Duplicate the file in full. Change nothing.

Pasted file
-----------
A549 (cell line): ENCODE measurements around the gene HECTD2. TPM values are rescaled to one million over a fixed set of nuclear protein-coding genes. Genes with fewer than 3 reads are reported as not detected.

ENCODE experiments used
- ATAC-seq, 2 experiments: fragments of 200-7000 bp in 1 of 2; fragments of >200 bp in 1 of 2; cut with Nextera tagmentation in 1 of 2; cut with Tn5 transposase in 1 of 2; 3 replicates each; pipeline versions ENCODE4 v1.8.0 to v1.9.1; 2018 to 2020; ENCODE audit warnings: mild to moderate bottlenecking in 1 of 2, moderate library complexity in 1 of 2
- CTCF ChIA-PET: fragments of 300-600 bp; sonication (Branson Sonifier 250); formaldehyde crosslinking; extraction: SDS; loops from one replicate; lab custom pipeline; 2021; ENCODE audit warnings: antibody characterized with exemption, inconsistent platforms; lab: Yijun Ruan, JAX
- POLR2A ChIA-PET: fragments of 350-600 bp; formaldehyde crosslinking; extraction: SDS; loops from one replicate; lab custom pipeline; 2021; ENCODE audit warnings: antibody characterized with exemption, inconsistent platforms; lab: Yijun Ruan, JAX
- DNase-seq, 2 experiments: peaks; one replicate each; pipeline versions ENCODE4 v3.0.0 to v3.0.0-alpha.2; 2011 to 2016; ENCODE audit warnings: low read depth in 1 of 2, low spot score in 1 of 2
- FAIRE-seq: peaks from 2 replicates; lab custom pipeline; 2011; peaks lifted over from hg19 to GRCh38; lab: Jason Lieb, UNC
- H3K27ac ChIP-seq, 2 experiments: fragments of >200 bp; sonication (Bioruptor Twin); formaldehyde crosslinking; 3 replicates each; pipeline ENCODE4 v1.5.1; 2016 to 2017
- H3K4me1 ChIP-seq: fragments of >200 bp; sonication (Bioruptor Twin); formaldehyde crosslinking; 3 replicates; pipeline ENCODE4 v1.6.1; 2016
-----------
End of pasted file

A549 (cell line): ENCODE measurements around the gene HECTD2. TPM values are rescaled to one million over a fixed set of nuclear protein-coding genes. Genes with fewer than 3 reads are reported as not detected.

ENCODE experiments used
- ATAC-seq, 2 experiments: fragments of 200-7000 bp in 1 of 2; fragments of >200 bp in 1 of 2; cut with Nextera tagmentation in 1 of 2; cut with Tn5 transposase in 1 of 2; 3 replicates each; pipeline versions ENCODE4 v1.8.0 to v1.9.1; 2018 to 2020; ENCODE audit warnings: mild to moderate bottlenecking in 1 of 2, moderate library complexity in 1 of 2
- CTCF ChIA-PET: fragments of 300-600 bp; sonication (Branson Sonifier 250); formaldehyde crosslinking; extraction: SDS; loops from one replicate; lab custom pipeline; 2021; ENCODE audit warnings: antibody characterized with exemption, inconsistent platforms; lab: Yijun Ruan, JAX
- POLR2A ChIA-PET: fragments of 350-600 bp; formaldehyde crosslinking; extraction: SDS; loops from one replicate; lab custom pipeline; 2021; ENCODE audit warnings: antibody characterized with exemption, inconsistent platforms; lab: Yijun Ruan, JAX
- DNase-seq, 2 experiments: peaks; one replicate each; pipeline versions ENCODE4 v3.0.0 to v3.0.0-alpha.2; 2011 to 2016; ENCODE audit warnings: low read depth in 1 of 2, low spot score in 1 of 2
- FAIRE-seq: peaks from 2 replicates; lab custom pipeline; 2011; peaks lifted over from hg19 to GRCh38; lab: Jason Lieb, UNC
- H3K27ac ChIP-seq, 2 experiments: fragments of >200 bp; sonication (Bioruptor Twin); formaldehyde crosslinking; 3 replicates each; pipeline ENCODE4 v1.5.1; 2016 to 2017
- H3K4me1 ChIP-seq: fragments of >200 bp; sonication (Bioruptor Twin); formaldehyde crosslinking; 3 replicates; pipeline ENCODE4 v1.6.1; 2016